Learning about Menstruation in Shan State
Kutkai, Shan State - Seng Nan was playing with her friends near her house inside the camp for the internally displaced when she suddenly felt something unusual in her body. She quickly went into a latrine and saw blood on her underwear. She was 13 and didn’t know what to do.
“I thought something bad was happening to me,” said Seng Nan, recounting the day she got her first period. Scared and confused, Seng Nan waited until her father and brothers had left the house before quietly approaching her mother.
For many girls, menstruation is not a subject for discussion, even among close female family members.
In the absence of information and education on menstruation prior to their first period, girls can feel embarrassed, distressed and humiliated when they start bleeding.
It was when Seng Nan was 11 years old that her family took refuge in the Kachin Baptist Church Camp One in Kutkai, Northern Shan State. This camp currently houses more than 280 people like Seng Nan who have fled their villages to escape ongoing conflicts.
Girls and women living in camps need a safe environment where they can discuss details of their menstrual cycle, how it affects their bodies, daily activities and emotions.
Now 18, Seng Nan is one of the girls in the camp aged between 12 and 18 years old who participated in discussions in May, as part of a national campaign to raise awareness of menstruation organized by UNICEF and other water, sanitation and hygiene (WASH) partners in Myanmar.
The girls and young women embraced the opportunity to become familiar with menstruation hygiene management, ask questions and share their personal experiences. Learning that menstruation is a sign of good health and vitality eased many concerns.
Discussing menstruation truths and myths
“The most common misconceptions about menstruation among women and girls in rural areas or camps are that they cannot wash their hair or eat sour food when they have their period. The fear is that if you do, your menstrual cramps will get worse, your period will stop, or you will fall sick,” explains reproductive health doctor Nyein Hsu Pan Lwin.
Warned by her mother about these so-called dangers, for many years Seng Nan believed the myths. Now she knows they are not true. Seng Nan is also frustrated with the continuing misinformation around menstruation.
“Many girls still see menstruation as a shameful thing. They are very shy to talk about it. Breaking that silence is extremely difficult. We need to discuss frankly and openly,” says Dr. Nyein Hsu Pan Lwin.
Privacy in cramped conditions
Nearly 250,000 people have been internally displaced by armed conflict and violence in Myanmar. Around one-third are vulnerable girls and women of menstruating age who struggle to get through their periods safely and comfortably. They have specific needs that are often ignored during emergency responses.
In the camps, families of perhaps five or six people live in a single room that is 10 by 15 feet. There is little privacy. Changing sanitary pads, cleaning oneself and disposing of sanitary waste are real challenges, as well as visiting the latrines at night to change pads because there is no electricity to light the camp pathways or inside the latrines.
Engaging men and boys to overcome period social stigma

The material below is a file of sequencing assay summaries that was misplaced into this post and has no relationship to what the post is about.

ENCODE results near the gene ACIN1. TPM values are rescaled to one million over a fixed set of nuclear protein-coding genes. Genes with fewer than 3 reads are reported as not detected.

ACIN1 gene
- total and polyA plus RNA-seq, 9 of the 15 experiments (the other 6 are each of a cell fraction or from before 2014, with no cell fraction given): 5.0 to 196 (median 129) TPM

Many menstrual hygiene challenges are rooted in gender inequality.
At Pan Lort Camp outside Kutkai, which houses nearly 200 displaced people, 16- year-old Lisu girl explains, “I always drop my used sanitary pads directly into the latrines because it is convenient and discreet. I know that such a practice can ruin the plumbing and shorten the lifespan of the latrine, but I don’t know any other way to dispose it discreetly.”
Camp volunteer Jum Zang Dau Nan observes, “Male family members complain that women have ‘no shame’ when they see women’s underwear or reusable menstrual cloths drying in visible places.”
Such comments cause the women to hide their damp underwear underneath other clothes or to hang them in hidden, unclean places where there is no sunlight, which can lead to health risks linked to reproductive and urinary tract infections.
Discussing menstruation with men and boys helps everyone understand what is happening and breaks the social taboos and stigmas attached to menstruation.
Sharing the learning
“My mother didn’t tell me anything about menstruation, so when the time came, I found that didn’t know how to talk about it with my own daughter,” explains Ngaw Ngar regretfully.
Ti-N, Ngaw Ngar’s daughter sometimes feels dizzy and weak when she has her period. At those times she doesn’t feel like talking or going out of the house or to school. When she is accused of just being lazy and giving excuses to avoid work or school, Ti-N feels misunderstood.
“Talking with my friends helped me to learn that they have similar problems,” said Ti-N. “I realized it wasn’t just me.”
Low knowledge of menstruation can have a debilitating effect on girls and young women. The limitations may mean reduced mobility, fewer opportunities for livelihoods and at school, and dietary restrictions related to taboos.
Leading the WASH humanitarian response cluster in Myanmar, UNICEF regularly distributes hygiene kits of sanitary pads, underwear and soap to girls and women living in the camps, as well as supporting partners to deliver menstrual hygiene services, such as staff trainings, monitoring and reporting. The cluster also advocates for more investment in menstrual hygiene awareness and management in the IDP camps.
“I have learned that menstruation is normal and healthy for women. It’s part of life and something to celebrate,” declares Seng Nan, who no longer feels embarrassed or scared to go outside when she has her period.